THE CURSE 2010
By Ellen Hecht
It was dusk on the day they celebrated “Dia de Los Muertos” in the little pueblo of El Diablo Que No Sabe Nada. There would be a full moon that night. Julio Ibarra Lopez de Montoya, the Third, dreaded it more than anyone else.
Long ago, his grandfather, Julio Ibarra Lopez de Montoya, in the days when he was a young man, had forced himself on a young woman who lived in the outskirts of town. When it was discovered that she was “with child,” she threw herself down the little town’s well and drowned. She had been the daughter of the village hag who everyone suspected was a witch.
Ever since then, each year on “Dia de Los Muertos,” if it fell on a night with a full moon, his grandfather, Julio Ibarra Lopez de Montoya, and after him, his own father Julio Ibarra Lopez Montoya, the Second, had suffered some horrifying, disgusting event. Julio Ibarra Lopez Montoya, the Third, now a grown man, agonized that he, himself, would suffer some similar, gruesome, disgusting torment. He remembered hearing how his grandfather had found his precioso, his perro, his much beloved dog – dead, his eyes bulging out of his head, floating in their sewage ditch; how awful, how disgusting.
Then, five years later, on the evening that “Dia de los Muertos” again fell on a full moon, his father, Julio Ibarra Lopez de Montoya, the Second, could not locate his mule. Where his mule had been tied up, instead he found the skeleton of one of his best rabbits, its bloody skin torn from its bones. It was both horrifying and disgusting.
Now, years later, as the sun went down on this “Dia de los Muertos,” Julio Ibarra Lopez de Montoya, the Third, shuddered. Could he dare to hope that the curse had worn off, that no further torments would befall his family? The day was almost over and nothing bad had happened. Was he, Julio the Third, to be spared the curse? Just to be safe, he had removed every one of his animals to his cousin’s rancho in a neighboring village a few miles away.
The sun sank down behind the low hills of the surrounding desert. He breathed a sigh of relief. As he breathed in, he smelled the wonderful aroma of his wife’s cooking. Dinner would soon be served. He just had time to take a bath. He took his towel and walked to the outdoor enclosure. Although there had been a full moon, clouds began to drift languidly across it, blotting out its light. He made his way to the bath in the darkness and dipped his toe in gingerly, testing the water. Instantly, a searing pain caused him to scream in agony. He yanked his foot out and quickly hobbled back to the house, crying out to his family.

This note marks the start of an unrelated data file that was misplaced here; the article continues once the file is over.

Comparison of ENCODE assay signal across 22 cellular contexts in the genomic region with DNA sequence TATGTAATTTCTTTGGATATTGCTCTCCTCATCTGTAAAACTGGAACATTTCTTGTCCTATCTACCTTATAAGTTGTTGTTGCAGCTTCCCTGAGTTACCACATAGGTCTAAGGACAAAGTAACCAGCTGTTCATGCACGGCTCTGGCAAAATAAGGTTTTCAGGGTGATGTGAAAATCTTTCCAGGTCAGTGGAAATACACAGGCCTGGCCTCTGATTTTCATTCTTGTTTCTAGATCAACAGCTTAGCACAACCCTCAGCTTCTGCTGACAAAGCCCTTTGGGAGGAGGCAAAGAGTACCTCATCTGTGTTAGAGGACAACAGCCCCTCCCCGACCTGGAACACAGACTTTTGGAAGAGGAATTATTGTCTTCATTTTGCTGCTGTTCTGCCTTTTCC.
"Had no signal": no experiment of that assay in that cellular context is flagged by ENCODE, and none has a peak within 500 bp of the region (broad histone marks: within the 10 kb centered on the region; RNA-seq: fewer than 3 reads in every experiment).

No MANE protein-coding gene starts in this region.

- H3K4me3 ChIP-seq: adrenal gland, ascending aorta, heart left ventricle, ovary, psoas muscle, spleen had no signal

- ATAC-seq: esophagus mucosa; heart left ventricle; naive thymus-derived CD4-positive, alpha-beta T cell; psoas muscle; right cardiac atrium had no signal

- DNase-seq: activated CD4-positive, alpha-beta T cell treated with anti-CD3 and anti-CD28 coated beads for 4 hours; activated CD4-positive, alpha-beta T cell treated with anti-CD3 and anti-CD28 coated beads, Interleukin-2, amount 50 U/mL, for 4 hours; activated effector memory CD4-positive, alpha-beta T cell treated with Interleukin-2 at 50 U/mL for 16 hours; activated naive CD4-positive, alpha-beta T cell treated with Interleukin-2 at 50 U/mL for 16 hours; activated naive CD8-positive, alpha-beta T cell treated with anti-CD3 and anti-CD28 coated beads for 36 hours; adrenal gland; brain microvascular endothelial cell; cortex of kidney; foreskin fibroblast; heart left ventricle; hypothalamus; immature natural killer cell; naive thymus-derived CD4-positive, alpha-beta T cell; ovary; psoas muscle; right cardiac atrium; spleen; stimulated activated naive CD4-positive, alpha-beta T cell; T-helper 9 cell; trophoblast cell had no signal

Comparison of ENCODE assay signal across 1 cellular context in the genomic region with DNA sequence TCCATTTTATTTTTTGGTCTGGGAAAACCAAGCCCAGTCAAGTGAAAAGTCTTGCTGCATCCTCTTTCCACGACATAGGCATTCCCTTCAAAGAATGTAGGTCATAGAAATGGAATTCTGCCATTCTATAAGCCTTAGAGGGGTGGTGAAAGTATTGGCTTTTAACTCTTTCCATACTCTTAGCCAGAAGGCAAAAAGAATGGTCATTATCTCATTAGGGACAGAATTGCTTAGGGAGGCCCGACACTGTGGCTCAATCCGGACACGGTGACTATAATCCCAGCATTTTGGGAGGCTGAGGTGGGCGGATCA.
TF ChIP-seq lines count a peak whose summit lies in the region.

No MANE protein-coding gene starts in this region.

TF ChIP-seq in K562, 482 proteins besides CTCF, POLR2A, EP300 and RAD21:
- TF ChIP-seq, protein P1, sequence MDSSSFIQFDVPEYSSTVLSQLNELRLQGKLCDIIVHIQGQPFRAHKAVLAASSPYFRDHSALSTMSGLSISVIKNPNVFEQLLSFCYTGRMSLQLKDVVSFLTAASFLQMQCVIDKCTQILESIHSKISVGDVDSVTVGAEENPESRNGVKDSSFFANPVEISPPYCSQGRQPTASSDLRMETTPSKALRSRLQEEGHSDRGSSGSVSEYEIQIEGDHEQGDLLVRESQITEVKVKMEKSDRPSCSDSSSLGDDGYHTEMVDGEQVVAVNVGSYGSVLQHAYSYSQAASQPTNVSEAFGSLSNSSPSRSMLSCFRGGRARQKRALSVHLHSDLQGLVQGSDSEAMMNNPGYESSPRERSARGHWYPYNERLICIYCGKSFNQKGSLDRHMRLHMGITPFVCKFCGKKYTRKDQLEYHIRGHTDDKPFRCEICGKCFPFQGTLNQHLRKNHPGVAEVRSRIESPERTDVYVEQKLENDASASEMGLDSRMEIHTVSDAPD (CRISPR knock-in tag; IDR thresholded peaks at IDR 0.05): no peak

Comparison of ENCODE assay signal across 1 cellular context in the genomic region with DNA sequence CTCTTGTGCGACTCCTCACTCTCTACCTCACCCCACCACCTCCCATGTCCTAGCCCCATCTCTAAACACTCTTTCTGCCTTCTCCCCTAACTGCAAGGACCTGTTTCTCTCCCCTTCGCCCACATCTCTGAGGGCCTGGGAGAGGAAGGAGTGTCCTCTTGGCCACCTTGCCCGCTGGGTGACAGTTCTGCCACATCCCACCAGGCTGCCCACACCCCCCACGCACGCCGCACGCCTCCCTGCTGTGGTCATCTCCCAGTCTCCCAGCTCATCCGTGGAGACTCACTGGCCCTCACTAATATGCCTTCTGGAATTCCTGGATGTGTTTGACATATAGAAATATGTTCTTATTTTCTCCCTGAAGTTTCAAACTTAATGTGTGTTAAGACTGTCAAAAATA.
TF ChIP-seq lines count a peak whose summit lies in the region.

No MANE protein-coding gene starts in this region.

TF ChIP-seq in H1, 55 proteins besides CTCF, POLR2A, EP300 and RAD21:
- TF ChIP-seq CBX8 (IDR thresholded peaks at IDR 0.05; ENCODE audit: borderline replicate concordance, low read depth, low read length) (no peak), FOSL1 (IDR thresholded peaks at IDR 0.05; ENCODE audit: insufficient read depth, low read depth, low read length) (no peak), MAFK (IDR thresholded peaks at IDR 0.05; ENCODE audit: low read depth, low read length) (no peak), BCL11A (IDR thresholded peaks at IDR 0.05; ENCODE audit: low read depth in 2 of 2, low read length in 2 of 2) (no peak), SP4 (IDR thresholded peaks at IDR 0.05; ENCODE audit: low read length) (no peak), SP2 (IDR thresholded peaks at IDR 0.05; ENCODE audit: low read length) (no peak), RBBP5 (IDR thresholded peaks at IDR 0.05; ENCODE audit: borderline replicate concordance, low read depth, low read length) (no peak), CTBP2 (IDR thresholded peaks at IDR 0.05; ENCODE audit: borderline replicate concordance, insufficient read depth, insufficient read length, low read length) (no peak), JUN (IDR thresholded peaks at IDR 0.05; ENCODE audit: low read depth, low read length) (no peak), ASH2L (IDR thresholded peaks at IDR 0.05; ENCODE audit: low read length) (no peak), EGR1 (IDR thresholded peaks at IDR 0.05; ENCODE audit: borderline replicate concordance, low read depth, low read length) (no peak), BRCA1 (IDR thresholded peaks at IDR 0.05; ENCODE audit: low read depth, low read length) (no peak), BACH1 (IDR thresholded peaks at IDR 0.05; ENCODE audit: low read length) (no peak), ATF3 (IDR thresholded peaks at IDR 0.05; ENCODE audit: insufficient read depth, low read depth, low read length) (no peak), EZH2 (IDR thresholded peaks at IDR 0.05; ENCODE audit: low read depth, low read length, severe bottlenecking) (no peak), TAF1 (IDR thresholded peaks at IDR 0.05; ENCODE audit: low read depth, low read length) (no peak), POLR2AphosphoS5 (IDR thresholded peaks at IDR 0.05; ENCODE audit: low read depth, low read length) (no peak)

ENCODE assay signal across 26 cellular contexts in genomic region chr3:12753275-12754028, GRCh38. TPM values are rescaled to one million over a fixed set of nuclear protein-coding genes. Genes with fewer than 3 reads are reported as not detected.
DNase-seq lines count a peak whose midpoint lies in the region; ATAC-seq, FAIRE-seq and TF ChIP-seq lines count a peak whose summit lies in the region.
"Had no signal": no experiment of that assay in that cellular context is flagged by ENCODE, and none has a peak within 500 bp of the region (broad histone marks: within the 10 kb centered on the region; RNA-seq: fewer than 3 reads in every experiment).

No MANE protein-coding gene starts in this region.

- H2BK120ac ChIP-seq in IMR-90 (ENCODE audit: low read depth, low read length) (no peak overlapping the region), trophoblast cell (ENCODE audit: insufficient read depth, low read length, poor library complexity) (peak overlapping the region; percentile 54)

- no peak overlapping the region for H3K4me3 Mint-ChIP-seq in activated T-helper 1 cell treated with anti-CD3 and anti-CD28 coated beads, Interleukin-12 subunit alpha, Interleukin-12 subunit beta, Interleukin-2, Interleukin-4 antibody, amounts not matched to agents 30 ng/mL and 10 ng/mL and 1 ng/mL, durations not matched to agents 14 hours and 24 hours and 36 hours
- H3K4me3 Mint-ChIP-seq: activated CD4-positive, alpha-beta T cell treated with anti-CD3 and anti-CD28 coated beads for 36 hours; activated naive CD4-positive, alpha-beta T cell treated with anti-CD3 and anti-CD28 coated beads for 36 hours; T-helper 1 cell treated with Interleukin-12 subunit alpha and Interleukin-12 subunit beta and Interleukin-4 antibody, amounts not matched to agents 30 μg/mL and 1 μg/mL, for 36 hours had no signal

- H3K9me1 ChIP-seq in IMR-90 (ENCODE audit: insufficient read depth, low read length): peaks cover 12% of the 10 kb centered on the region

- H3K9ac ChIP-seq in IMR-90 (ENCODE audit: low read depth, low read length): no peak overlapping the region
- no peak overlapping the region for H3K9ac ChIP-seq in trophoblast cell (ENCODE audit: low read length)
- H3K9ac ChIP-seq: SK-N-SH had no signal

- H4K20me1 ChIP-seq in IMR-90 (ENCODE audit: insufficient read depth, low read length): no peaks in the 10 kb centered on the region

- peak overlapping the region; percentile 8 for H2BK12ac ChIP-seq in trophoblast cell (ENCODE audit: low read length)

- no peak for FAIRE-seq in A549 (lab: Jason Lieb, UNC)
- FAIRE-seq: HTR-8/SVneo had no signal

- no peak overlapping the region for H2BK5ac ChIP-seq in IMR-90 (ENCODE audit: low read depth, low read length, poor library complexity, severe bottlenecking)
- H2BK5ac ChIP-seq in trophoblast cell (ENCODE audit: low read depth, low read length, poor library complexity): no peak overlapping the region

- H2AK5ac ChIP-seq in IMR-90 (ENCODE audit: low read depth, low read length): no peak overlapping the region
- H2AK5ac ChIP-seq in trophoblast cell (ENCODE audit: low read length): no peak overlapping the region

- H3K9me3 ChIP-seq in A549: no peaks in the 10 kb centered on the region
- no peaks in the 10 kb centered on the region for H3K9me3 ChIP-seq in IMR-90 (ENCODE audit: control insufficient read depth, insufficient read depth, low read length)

“Madre de Dios!”
Lanterns glowed in the windows. In the light from the lanterns they gathered around and saw that where the big toe on his right foot had been, there was only a bloody stump! His daughter ran to bandage his foot. He would have to wait until the first light of morning to investigate the bath and see what had caused the severing of his toe.
His wife calmed him, reminding him that there was nothing he could do until morning and that dinner was ready. She poured him a shot of tequila and sat a plate down with a warm burrito, garnished with fresh cilantro. He sank his teeth into it and chewed a mouthful, but immediately spat out a portion of the half-eaten meat.
“What, my love?” she asked. Don’t you like it?”
“Like it? No, I do not like it!” Julio said indignantly. He pushed himself away from the table and attempted to stand upright.
“There is something that tastes muy malo in that burrito. It is disgusting!”
The moment the words left his lips, the color drained from his face and Julio Ibarra Lopez de Montoya, the Third, fainted into his wife’s arms.
In a little town in Mexico, several generations of the Montoya family have suffered the consequences of a curse placed on one of their ancestors by an old woman. Would the current generation of the Montoya family be spared? We will find out after the sun goes down . . .